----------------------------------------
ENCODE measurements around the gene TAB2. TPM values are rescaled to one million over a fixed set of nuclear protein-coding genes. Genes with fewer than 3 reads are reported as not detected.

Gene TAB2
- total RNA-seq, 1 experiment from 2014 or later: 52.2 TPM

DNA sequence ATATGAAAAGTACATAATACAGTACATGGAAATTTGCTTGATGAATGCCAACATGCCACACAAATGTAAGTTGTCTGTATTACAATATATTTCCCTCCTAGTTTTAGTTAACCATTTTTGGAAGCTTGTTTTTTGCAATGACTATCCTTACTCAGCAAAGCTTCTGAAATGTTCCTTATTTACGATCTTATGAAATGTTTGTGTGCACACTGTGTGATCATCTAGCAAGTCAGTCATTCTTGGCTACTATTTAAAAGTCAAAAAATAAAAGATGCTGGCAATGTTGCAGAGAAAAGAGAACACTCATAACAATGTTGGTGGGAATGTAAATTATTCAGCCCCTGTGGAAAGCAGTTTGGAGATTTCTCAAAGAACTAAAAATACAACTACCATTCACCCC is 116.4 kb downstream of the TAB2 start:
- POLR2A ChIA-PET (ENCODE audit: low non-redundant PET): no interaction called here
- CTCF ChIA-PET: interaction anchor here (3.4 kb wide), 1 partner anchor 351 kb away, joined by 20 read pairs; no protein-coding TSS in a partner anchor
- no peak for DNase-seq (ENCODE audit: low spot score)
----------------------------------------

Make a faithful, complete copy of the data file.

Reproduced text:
ENCODE measurements around the gene TAB2. TPM values are rescaled to one million over a fixed set of nuclear protein-coding genes. Genes with fewer than 3 reads are reported as not detected.

Gene TAB2
- total RNA-seq, 1 experiment from 2014 or later: 52.2 TPM

DNA sequence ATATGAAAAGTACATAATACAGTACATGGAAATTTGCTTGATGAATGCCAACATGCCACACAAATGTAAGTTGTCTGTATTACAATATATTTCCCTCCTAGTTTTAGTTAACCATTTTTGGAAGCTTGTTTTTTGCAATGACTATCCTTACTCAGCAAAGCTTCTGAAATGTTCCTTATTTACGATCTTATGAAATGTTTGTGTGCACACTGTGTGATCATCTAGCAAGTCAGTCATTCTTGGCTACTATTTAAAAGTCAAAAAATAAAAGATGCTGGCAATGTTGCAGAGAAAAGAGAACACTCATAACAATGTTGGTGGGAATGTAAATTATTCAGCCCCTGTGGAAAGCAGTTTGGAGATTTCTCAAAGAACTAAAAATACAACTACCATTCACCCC is 116.4 kb downstream of the TAB2 start:
- POLR2A ChIA-PET (ENCODE audit: low non-redundant PET): no interaction called here
- CTCF ChIA-PET: interaction anchor here (3.4 kb wide), 1 partner anchor 351 kb away, joined by 20 read pairs; no protein-coding TSS in a partner anchor
- no peak for DNase-seq (ENCODE audit: low spot score)